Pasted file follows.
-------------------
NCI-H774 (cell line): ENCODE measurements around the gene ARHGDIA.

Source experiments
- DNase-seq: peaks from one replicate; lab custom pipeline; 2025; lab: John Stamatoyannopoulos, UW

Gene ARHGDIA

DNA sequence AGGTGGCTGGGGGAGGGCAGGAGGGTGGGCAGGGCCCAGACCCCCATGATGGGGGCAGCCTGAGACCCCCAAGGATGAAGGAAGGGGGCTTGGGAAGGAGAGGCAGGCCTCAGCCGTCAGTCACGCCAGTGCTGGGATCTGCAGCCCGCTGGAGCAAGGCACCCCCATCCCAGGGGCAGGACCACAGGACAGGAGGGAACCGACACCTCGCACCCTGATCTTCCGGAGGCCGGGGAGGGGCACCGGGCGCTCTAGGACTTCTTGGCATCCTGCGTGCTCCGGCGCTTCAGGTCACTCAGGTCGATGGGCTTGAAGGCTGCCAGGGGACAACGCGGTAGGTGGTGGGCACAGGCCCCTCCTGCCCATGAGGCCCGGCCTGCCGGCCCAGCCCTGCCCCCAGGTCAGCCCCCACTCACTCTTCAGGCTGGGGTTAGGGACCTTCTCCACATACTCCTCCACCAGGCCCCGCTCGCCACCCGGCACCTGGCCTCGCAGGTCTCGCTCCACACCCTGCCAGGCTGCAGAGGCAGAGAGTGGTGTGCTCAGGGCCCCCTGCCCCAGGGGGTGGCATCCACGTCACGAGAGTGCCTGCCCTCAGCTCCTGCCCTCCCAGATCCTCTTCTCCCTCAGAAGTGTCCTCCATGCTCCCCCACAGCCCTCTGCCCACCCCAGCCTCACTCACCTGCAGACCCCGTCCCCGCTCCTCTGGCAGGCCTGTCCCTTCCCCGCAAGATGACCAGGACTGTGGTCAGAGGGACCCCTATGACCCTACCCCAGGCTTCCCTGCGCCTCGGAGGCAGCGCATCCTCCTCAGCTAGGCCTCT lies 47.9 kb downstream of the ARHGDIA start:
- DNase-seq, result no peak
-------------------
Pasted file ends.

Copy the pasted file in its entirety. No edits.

NCI-H774 (cell line): ENCODE measurements around the gene ARHGDIA.

Source experiments
- DNase-seq: peaks from one replicate; lab custom pipeline; 2025; lab: John Stamatoyannopoulos, UW

Gene ARHGDIA

DNA sequence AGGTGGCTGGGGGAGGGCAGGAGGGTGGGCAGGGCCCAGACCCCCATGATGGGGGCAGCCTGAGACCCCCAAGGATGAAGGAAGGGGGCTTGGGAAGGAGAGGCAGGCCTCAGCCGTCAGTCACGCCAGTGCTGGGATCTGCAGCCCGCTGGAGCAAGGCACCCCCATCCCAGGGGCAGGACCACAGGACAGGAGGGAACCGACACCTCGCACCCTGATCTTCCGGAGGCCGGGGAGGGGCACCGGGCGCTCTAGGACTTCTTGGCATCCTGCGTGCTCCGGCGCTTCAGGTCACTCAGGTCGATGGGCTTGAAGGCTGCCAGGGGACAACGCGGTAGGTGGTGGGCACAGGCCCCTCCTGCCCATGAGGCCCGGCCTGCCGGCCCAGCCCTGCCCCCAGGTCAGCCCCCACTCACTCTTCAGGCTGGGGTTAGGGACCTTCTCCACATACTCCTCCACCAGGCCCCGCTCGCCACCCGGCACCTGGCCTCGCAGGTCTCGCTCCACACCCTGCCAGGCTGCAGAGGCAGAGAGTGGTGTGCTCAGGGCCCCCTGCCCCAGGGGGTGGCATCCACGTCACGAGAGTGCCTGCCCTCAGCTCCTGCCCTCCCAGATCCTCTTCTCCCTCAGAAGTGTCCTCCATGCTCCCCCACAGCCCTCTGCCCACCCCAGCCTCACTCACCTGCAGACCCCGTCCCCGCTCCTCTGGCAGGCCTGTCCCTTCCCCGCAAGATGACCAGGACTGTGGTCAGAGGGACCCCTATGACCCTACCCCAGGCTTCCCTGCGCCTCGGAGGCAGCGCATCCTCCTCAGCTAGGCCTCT lies 47.9 kb downstream of the ARHGDIA start:
- DNase-seq, result no peak